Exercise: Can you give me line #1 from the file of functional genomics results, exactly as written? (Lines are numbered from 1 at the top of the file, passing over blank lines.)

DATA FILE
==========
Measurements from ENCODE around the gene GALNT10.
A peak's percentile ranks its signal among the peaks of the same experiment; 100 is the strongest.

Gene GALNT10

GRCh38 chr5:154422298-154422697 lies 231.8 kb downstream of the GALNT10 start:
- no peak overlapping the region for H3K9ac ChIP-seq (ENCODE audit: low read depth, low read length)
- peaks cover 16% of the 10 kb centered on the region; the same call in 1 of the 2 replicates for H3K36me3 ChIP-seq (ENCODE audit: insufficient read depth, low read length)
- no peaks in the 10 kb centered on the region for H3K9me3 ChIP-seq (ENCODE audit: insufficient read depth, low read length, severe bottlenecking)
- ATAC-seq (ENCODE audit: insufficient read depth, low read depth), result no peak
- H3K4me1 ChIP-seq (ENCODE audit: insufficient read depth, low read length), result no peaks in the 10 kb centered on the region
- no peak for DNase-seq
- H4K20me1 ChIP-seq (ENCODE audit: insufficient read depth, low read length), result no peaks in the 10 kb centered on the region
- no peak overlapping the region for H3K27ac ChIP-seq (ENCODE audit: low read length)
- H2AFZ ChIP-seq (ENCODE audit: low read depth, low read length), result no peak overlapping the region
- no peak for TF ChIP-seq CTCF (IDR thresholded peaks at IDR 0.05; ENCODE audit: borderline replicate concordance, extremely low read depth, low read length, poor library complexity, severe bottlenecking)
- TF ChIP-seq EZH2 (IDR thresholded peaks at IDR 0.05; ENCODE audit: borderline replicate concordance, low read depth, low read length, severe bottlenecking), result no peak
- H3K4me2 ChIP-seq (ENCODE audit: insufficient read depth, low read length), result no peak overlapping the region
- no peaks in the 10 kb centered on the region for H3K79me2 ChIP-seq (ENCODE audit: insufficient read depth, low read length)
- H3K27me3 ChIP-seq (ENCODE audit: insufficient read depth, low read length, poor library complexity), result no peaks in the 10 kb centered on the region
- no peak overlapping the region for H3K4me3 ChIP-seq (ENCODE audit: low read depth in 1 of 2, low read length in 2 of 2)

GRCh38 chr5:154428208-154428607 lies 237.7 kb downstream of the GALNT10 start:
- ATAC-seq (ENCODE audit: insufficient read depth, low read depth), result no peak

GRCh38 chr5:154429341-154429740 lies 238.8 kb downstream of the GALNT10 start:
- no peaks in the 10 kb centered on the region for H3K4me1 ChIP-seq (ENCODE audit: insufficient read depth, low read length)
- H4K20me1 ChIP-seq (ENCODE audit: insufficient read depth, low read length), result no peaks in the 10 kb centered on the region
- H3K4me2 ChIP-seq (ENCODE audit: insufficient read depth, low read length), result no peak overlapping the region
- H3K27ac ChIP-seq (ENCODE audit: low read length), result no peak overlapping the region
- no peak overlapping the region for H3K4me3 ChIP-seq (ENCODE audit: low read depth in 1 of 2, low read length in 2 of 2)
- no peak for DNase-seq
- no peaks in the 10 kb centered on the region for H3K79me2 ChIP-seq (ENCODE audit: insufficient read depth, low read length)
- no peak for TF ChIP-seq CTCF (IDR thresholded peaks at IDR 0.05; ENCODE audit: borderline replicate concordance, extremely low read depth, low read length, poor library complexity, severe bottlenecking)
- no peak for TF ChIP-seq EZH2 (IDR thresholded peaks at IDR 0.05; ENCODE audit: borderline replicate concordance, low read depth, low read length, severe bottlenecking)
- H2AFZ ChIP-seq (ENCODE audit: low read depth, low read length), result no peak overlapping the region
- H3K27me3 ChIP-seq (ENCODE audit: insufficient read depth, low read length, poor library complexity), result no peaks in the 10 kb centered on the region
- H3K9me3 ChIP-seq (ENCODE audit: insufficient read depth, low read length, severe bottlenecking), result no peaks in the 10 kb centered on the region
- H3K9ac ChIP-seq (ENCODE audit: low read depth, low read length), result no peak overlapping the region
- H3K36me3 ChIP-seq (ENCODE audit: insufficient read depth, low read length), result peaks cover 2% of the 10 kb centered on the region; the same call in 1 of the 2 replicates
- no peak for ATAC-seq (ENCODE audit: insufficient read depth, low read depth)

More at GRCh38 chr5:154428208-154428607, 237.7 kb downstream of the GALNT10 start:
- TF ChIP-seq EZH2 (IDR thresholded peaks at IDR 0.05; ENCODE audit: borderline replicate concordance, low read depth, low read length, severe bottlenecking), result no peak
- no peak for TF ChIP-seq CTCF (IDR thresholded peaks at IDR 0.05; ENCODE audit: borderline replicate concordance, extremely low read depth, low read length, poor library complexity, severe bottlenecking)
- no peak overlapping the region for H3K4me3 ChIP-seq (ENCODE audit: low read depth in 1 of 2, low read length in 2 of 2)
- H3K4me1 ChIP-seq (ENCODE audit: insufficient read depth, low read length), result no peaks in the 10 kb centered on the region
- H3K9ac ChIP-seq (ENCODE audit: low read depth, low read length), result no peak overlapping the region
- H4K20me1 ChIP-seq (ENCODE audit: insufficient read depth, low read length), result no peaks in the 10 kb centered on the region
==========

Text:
Measurements from ENCODE around the gene GALNT10.